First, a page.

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Industry: Mercury Study Misleads Americans About Seafood And Health; 'Levels In Actual Fish Aren't Increasing'

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WASHINGTON, D.C. -- A new study about mercury in the Pacific Ocean is completely irrelevant to consumers who eat tuna and other marine fish, the nonprofit Center for Consumer Freedom (CCF) said today. U.S. Geological Survey (USGS) scientists, whose work was published today in the journal Global Biogeochemical Cycles, tested only ocean water, not fish. Despite the lack of any new data on mercury levels in actual seafood, a USGS press release claimed that "increased mercury emissions from human sources... contaminate tuna and other seafood."

In a recently concluded legal case which struck down a demand for warning labels on tuna cans, two different California courts found that virtually all the mercury traces in tuna and other ocean fish are "naturally occurring."

And today's USGS study can't dispute the December 2003 findings of Francois Morel, the noted Princeton University geochemist. Morel's research found that mercury levels in Pacific Ocean tuna did not increase at all during a 27-year period, despite a significant increase in human-generated atmospheric mercury.

"No matter how much mercury is in ocean water, the levels in actual fish aren't increasing," said CCF Director of Research David Martosko. "And the entire medical literature still contains zero U.S. mercury-poisoning cases related to eating commercial fish. Even Jeremy Piven is eating tuna tartare again."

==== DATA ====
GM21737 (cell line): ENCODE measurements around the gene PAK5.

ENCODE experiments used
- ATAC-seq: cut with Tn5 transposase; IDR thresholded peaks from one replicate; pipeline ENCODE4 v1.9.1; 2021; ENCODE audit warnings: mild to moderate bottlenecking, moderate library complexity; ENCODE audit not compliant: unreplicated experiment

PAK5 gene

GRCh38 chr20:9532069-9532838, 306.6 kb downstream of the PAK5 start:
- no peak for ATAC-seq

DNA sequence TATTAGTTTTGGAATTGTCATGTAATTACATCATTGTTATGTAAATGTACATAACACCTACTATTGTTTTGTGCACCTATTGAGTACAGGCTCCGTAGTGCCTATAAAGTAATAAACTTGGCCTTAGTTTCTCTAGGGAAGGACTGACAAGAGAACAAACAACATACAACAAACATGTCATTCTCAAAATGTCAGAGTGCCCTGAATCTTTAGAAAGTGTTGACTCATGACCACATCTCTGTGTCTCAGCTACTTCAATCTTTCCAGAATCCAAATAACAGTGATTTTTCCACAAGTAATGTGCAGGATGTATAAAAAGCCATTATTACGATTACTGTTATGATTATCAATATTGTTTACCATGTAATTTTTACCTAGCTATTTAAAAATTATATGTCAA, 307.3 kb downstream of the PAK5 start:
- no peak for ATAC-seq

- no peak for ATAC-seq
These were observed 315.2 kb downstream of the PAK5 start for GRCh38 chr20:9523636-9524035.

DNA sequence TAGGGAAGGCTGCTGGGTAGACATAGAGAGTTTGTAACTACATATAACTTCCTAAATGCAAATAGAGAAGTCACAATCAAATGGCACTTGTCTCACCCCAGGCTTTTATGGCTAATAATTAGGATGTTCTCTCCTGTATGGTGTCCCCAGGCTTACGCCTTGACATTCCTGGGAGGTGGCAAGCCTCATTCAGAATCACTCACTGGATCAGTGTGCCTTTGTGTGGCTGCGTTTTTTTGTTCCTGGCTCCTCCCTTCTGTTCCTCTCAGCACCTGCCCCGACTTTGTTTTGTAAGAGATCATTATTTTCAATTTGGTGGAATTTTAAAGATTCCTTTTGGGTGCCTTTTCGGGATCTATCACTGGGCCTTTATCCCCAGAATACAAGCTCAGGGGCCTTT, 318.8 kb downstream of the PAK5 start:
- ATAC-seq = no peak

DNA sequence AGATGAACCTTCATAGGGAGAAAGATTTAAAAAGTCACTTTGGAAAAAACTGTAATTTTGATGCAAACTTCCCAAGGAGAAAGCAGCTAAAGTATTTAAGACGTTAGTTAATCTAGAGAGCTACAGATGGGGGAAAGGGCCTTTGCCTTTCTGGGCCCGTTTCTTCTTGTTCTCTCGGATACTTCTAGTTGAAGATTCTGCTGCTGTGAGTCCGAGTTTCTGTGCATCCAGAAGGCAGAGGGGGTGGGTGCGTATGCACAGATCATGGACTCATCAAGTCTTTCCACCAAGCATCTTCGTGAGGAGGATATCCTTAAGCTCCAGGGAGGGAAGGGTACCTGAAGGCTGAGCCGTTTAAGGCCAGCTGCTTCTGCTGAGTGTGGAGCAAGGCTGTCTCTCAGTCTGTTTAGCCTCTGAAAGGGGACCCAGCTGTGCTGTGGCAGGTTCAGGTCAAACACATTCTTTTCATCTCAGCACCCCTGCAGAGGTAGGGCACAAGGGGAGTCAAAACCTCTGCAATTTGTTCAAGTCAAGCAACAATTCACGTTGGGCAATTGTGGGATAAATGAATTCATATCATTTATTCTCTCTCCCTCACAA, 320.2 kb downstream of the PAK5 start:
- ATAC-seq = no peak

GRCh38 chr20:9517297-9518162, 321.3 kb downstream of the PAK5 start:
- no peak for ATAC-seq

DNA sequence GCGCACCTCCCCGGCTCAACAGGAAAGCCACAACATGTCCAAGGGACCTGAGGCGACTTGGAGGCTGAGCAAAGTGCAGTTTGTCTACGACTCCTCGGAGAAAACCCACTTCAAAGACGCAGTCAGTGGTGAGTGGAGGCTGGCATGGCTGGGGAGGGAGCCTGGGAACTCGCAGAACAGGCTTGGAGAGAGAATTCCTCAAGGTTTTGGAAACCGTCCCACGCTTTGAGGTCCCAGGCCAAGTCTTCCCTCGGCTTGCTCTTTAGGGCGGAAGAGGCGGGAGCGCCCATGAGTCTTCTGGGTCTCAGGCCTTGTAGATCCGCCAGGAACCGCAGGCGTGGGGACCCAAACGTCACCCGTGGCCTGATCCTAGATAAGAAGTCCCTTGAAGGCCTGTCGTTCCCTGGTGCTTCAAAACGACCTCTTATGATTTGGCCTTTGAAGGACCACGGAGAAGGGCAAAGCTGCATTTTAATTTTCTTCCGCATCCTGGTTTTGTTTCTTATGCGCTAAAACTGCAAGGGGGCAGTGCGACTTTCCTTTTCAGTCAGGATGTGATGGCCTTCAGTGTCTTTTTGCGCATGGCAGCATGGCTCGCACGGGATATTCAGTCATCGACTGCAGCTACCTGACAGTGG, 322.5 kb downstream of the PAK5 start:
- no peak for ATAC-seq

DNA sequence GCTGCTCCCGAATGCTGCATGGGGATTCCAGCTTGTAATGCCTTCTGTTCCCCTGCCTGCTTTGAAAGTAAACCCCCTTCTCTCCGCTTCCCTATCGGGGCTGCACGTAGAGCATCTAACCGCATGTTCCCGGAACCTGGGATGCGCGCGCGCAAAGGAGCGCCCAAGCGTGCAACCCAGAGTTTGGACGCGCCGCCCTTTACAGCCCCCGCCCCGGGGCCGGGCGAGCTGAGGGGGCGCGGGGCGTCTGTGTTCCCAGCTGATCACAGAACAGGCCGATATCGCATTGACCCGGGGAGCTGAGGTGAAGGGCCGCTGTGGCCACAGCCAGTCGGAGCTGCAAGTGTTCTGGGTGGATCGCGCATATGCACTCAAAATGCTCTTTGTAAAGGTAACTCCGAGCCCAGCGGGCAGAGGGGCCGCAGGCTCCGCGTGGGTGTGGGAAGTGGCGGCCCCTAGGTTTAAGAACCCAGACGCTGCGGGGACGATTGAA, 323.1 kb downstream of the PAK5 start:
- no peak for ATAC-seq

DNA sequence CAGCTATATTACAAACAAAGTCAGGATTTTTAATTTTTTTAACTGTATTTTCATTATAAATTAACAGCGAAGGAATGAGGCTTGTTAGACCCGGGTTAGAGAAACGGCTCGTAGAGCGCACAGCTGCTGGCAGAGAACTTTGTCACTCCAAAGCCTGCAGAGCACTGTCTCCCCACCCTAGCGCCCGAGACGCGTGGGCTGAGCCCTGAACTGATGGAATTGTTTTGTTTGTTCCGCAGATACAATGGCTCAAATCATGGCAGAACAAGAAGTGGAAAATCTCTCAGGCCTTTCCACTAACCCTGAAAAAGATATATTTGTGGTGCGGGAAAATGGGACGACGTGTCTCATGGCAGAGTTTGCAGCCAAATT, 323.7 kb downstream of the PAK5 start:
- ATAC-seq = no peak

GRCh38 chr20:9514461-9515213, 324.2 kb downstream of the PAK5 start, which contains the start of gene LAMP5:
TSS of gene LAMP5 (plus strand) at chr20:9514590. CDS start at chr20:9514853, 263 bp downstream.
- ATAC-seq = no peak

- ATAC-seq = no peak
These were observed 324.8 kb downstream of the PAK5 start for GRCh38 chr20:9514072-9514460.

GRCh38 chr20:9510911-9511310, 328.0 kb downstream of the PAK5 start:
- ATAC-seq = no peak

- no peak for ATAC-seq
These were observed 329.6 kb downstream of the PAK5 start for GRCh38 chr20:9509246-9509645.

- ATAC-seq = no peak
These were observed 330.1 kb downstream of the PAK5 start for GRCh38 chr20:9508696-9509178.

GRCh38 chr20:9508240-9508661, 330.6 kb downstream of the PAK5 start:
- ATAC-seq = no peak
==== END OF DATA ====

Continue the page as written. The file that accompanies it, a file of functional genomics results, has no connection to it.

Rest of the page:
CCF also took issue with the USGS scientists' failure to test any seafood. "It's the Food and Drug Administration's job to tell us what's safe to eat," Martosko said. "And the latest FDA report says we should be looking at all the health benefits of eating fish. Hand-wringing about mercury in ocean water isn't terribly useful."

The USGS study ignored evidence that most mercury in the oceans originates from undersea volcanic activity, and from geothermal vents in the ocean floor. And it paid no notice to emerging science indicating that plentiful selenium in marine environments may be minimizing the absorption of mercury by ocean fish such as tuna.

"Saying that human activity is putting any mercury into ocean fish is a wild guess," Martosko added. "And it's reckless to suggest that tuna and other marine fish are somehow unsafe to eat."

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